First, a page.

Emission inventories
Document Type: Book Chapter
Author(s): J. L. Peterson
Editor(s): C. C. Hardy; R. D. Ottmar; J. L. Peterson; J. E. Core; P. A. Seamon
Publication Year: 2001

Cataloging Information

  • air quality
  • broadcast burning
  • duff
  • fire danger rating
  • fire size
  • fuel inventory
  • fuel loading
  • fuel management
  • fuel moisture
  • heavy fuels
  • humus
  • live fuels
  • national parks
  • pollution
  • slash
  • smoke behavior
  • smoke effects
  • smoke management
  • US Forest Service
  • wilderness areas
  • wilderness fire management
  • wildfires
  • woody fuels
Record Maintained By:
Record Last Modified: July 25, 2018
FRAMES Record Number: 39821
Tall Timbers Record Number: 14548
TTRS Location Status: Not in file
TTRS Call Number: A13.99/8:SM 7/2
TTRS Abstract Status: Fair use, Okay, Reproduced by permission

This bibliographic record was either created or modified by the Tall Timbers Research Station and Land Conservancy and is provided without charge to promote research and education in Fire Ecology. The E.V. Komarek Fire Ecology Database is the intellectual property of the Tall Timbers Research Station and Land Conservancy.


From the text...'An inventory or estimate of total statewide (or some other geographically distinct unit) annual emissions of criteria pollutants is a necessary part of understanding the burden on the air resource in an area and taking appropriate control actions. Emission inventories are a basic requirement of state air resource management programs and are a required element of State Implementation Plans. Emission inventories help explain the contribution of source categories to pollution events, provide background information for air resource management, provide the means to verify progress toward emission reduction goals, and provide a scientific basis for state air programs. An accurate emissions inventory provides a measured, rather than perceived, estimate of pollutant production as the basis for regulation, management action, and program compliance. Emission inventories should include all important source categories including mobile, area, and stationary and are not complete unless difficult-to-quantify sources like agricultural burning, backyard burning, rangeland burning, and wildland and prescribed burning are each addressed. Wildland and prescribed fires are extremely diverse and dynamic air pollution sources and their emissions can be difficult to quantify. Design and development of an emission inventory system is primarily the responsibility of state air regulatory agencies. But cooperation and collaboration between air regulatory agencies and fire managers is required to design an effective and appropriate emission inventory system. Wildland fire managers should have the knowledge and data necessary to calculate emissions from their burn programs and be prepared to work with the state in developing emission inventory systems for wildland fire.'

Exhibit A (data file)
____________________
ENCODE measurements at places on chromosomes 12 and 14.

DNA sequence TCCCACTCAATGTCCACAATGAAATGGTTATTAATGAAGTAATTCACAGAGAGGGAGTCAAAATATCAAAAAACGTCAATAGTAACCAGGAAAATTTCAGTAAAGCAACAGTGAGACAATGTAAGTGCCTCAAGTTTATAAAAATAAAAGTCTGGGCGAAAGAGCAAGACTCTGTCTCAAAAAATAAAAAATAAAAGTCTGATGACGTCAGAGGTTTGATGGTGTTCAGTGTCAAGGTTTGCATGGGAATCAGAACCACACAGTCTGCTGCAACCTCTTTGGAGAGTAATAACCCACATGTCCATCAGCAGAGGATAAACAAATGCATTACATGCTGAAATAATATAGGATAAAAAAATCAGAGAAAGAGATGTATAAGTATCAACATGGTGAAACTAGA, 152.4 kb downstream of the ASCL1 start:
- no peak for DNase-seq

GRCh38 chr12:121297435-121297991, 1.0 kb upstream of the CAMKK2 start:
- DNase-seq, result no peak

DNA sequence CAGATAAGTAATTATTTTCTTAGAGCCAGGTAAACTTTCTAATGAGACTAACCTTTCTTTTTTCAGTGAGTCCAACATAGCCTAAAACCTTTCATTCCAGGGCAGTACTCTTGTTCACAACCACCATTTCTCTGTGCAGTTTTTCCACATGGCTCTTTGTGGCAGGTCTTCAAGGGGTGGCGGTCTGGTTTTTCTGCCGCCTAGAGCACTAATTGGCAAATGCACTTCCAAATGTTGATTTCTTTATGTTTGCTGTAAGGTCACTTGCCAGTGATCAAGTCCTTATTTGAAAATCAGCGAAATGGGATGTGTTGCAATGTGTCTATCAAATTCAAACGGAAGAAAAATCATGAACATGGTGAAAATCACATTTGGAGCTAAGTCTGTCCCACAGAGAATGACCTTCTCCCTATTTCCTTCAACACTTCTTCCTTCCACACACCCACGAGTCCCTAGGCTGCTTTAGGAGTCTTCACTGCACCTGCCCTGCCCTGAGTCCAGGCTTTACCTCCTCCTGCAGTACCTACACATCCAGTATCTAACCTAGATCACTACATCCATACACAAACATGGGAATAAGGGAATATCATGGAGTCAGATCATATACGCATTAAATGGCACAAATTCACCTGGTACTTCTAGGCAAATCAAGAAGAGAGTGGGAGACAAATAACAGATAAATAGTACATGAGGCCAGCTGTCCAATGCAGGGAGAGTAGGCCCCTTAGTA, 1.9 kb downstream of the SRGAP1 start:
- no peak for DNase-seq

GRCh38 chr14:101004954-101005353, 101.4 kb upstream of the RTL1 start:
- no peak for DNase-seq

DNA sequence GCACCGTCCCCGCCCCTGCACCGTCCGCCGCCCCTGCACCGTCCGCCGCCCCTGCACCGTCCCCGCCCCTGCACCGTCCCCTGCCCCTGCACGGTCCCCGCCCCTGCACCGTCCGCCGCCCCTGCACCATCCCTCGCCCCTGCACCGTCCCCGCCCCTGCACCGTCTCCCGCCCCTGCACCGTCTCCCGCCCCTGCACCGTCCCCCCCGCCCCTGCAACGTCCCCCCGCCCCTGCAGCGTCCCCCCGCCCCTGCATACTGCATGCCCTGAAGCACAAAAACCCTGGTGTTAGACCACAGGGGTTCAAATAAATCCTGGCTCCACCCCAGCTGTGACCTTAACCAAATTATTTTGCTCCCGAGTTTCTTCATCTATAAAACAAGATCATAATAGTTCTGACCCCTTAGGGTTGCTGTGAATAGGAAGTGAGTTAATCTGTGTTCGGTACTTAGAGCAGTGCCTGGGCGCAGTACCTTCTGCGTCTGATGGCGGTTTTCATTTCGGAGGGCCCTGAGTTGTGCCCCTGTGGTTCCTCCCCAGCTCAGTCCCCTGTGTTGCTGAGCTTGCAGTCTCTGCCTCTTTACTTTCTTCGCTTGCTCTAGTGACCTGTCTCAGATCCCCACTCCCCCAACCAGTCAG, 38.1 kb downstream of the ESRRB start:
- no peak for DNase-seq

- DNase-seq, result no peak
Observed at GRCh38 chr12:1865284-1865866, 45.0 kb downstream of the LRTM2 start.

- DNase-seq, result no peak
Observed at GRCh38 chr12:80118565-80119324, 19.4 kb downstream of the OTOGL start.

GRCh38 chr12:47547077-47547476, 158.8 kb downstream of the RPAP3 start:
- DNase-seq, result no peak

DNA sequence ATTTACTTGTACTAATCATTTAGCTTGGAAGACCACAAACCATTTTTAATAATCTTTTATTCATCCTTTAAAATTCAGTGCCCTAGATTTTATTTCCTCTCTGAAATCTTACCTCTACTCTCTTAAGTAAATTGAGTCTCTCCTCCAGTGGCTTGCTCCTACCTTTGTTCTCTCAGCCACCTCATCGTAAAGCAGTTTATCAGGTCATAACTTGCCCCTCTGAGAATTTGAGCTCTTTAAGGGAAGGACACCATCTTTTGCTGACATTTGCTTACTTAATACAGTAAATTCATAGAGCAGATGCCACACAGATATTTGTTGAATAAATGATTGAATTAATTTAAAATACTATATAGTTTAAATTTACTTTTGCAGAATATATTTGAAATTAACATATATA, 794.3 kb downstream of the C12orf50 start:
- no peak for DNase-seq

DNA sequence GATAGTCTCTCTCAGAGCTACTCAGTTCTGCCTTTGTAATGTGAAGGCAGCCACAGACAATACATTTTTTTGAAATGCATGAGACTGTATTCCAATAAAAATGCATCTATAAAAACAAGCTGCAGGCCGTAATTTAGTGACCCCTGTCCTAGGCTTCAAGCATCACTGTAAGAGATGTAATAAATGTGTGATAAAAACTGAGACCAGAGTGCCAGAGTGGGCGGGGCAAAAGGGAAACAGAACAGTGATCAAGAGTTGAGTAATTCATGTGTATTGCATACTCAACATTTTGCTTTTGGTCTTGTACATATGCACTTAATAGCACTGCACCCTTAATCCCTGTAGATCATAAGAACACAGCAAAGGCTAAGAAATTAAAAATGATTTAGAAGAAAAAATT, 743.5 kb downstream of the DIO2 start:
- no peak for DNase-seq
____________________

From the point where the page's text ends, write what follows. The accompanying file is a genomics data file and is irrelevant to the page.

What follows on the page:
Online Link(s):
Peterson, J. L. 2001. Emission inventories, in CC Hardy, RD Ottmar, JL Peterson, JE Core, and PA Seamon eds., Smoke management guide for prescribed and wildland fire. National Wildfire Coordination Group, p. 189-198.